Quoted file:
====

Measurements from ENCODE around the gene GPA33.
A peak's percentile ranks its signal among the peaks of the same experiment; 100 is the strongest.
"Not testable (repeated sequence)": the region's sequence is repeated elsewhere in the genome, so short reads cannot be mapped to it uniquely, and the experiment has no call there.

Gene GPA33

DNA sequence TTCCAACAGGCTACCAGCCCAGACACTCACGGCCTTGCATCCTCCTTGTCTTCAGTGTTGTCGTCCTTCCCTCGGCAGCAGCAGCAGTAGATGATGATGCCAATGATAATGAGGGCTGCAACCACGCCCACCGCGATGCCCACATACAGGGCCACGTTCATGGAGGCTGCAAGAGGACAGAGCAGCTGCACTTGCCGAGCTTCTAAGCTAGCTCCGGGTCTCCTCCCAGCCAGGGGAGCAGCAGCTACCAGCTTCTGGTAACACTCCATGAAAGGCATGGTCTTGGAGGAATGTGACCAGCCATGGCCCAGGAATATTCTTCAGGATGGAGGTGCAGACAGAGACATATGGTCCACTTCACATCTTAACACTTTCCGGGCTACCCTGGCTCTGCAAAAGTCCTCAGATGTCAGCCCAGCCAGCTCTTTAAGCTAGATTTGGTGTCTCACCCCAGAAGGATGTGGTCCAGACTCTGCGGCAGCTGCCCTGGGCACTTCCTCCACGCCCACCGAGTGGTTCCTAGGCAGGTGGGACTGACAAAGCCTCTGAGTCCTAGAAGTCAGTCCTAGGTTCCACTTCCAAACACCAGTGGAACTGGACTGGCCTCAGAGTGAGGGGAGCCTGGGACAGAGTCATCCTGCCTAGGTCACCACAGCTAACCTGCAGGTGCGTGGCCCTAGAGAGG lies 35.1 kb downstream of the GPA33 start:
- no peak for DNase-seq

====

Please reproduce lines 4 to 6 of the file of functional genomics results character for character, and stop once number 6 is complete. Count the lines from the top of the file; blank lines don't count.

Gene GPA33

DNA sequence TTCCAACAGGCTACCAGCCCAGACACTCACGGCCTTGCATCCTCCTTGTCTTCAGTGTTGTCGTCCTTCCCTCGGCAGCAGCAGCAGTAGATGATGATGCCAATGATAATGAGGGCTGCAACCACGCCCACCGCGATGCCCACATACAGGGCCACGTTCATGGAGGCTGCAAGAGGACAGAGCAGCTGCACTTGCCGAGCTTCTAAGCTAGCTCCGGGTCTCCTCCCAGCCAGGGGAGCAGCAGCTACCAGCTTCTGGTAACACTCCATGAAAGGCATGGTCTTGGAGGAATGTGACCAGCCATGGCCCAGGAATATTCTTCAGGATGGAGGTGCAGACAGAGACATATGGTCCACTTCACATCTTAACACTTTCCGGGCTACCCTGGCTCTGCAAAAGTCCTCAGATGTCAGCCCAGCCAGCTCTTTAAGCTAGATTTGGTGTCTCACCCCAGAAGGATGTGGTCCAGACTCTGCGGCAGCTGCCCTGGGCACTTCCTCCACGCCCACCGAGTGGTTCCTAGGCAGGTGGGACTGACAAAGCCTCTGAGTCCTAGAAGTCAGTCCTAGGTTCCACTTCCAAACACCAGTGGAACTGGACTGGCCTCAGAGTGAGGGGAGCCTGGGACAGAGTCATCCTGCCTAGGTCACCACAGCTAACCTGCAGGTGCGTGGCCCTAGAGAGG lies 35.1 kb downstream of the GPA33 start:
- no peak for DNase-seq